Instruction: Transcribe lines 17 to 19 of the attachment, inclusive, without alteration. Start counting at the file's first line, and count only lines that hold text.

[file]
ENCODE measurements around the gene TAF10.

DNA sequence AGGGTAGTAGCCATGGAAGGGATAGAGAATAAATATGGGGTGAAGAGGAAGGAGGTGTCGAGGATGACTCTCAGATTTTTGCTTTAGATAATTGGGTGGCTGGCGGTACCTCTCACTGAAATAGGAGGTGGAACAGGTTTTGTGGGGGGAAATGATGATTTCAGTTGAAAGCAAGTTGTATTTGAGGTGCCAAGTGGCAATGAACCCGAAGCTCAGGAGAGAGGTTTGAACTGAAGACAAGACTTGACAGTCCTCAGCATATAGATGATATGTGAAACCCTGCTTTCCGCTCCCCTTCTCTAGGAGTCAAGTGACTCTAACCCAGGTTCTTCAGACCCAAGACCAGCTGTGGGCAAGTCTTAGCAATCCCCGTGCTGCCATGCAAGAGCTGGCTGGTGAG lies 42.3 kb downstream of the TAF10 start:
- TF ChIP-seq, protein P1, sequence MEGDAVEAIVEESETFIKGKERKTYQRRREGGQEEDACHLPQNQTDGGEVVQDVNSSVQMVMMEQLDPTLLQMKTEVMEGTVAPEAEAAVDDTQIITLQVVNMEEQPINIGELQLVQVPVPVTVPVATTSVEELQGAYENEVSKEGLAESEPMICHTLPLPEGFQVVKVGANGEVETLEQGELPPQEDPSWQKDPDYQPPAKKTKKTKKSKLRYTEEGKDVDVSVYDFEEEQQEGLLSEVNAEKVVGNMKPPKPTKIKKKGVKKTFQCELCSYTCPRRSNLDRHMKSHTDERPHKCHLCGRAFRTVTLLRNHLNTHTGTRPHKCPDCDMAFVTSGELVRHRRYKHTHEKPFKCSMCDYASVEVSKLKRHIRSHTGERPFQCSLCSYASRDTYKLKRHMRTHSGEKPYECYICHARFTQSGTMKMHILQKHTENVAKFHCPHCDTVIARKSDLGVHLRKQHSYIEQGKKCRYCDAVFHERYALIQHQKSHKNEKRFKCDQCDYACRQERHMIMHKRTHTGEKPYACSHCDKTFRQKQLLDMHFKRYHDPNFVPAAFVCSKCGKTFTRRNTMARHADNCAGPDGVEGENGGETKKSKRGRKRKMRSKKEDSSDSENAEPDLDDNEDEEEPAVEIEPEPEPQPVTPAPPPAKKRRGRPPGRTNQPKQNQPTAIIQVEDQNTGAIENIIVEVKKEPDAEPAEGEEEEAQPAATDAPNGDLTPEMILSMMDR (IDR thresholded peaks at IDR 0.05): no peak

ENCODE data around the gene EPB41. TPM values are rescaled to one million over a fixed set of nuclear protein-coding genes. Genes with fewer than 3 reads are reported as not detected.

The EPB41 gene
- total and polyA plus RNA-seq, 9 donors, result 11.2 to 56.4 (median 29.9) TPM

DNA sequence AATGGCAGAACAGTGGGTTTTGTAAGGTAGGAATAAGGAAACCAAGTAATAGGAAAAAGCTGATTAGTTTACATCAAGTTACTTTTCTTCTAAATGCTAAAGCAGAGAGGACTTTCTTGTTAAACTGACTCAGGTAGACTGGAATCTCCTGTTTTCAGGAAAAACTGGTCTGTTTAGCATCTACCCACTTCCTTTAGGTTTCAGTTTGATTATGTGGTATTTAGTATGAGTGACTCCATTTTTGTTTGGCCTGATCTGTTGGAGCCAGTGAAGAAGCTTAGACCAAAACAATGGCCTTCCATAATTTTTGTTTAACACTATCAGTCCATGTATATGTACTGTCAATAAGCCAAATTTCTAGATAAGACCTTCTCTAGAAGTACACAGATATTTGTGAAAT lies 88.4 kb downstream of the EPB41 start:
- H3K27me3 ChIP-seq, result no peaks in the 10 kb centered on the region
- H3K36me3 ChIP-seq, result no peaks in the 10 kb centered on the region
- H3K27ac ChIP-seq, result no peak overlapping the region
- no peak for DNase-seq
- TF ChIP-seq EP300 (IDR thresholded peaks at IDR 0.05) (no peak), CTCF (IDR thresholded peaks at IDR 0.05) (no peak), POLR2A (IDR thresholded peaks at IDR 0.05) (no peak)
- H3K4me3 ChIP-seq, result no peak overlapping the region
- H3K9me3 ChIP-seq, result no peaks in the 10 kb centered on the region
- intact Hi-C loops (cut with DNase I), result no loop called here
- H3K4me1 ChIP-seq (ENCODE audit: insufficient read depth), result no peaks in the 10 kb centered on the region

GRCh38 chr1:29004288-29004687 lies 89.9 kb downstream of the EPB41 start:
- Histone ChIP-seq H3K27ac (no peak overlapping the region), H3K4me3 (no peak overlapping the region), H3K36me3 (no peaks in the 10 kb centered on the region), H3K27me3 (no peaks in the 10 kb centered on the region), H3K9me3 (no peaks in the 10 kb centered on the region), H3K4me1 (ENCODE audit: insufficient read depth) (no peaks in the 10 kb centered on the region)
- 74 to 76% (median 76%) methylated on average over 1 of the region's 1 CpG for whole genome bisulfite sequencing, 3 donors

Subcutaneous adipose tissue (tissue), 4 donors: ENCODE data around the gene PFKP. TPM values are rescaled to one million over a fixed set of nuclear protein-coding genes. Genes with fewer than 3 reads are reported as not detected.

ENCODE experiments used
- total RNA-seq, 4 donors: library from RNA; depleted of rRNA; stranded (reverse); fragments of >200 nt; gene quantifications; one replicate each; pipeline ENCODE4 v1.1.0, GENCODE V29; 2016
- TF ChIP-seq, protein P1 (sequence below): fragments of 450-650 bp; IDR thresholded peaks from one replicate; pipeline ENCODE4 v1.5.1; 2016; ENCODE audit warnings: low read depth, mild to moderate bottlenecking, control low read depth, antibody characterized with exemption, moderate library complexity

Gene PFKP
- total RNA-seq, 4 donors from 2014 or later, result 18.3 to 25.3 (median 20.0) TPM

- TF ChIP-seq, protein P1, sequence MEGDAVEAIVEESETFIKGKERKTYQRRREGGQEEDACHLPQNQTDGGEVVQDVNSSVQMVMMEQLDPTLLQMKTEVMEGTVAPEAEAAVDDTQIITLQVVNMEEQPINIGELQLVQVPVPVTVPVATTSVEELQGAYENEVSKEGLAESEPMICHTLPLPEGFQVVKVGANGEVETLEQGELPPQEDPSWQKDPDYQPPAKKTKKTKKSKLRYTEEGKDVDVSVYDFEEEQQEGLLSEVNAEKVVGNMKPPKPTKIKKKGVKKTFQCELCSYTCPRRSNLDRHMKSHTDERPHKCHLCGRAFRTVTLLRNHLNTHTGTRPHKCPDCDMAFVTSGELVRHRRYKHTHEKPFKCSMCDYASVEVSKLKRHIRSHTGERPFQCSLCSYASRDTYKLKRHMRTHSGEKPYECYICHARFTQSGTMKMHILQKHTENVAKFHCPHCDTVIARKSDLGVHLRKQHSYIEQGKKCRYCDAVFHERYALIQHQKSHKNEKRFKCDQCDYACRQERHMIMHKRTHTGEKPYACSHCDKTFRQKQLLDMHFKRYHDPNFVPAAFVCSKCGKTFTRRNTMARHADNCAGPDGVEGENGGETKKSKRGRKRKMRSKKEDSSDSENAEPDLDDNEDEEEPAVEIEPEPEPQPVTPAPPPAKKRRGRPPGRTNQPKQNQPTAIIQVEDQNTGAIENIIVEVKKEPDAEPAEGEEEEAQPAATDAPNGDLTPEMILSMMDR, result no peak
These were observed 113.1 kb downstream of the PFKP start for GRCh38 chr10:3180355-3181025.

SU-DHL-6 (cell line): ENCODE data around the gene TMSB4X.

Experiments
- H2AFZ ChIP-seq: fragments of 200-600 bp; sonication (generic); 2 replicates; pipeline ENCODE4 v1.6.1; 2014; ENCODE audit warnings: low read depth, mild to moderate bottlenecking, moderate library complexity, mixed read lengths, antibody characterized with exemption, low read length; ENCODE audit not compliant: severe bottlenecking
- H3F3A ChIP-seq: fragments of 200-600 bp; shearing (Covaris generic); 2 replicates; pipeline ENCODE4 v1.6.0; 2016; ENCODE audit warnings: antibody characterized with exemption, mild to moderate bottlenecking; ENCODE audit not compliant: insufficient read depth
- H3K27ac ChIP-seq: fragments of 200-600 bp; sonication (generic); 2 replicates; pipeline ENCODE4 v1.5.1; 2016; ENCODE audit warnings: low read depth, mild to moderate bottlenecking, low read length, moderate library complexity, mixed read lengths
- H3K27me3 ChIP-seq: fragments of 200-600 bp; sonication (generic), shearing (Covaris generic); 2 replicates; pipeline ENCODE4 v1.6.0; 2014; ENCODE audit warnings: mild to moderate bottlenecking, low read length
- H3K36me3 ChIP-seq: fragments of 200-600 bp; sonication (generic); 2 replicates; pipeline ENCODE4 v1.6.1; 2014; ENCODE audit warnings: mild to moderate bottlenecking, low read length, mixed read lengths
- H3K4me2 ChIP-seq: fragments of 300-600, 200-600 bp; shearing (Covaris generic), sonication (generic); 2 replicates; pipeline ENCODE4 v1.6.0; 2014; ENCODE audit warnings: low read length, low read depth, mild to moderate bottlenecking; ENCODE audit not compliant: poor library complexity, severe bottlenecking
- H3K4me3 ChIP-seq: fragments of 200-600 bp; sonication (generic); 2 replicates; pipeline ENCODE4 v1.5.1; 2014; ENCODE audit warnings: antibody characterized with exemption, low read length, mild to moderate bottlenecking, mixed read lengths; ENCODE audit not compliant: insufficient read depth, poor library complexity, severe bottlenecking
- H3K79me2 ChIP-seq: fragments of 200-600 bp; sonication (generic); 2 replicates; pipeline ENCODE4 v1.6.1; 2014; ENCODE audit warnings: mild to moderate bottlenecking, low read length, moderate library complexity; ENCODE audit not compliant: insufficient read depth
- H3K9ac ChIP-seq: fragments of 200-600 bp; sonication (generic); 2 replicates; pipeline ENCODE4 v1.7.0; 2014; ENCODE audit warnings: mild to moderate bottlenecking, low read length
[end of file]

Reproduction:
GRCh38 chr1:29004288-29004687 lies 89.9 kb downstream of the EPB41 start:
- Histone ChIP-seq H3K27ac (no peak overlapping the region), H3K4me3 (no peak overlapping the region), H3K36me3 (no peaks in the 10 kb centered on the region), H3K27me3 (no peaks in the 10 kb centered on the region), H3K9me3 (no peaks in the 10 kb centered on the region), H3K4me1 (ENCODE audit: insufficient read depth) (no peaks in the 10 kb centered on the region)
- 74 to 76% (median 76%) methylated on average over 1 of the region's 1 CpG for whole genome bisulfite sequencing, 3 donors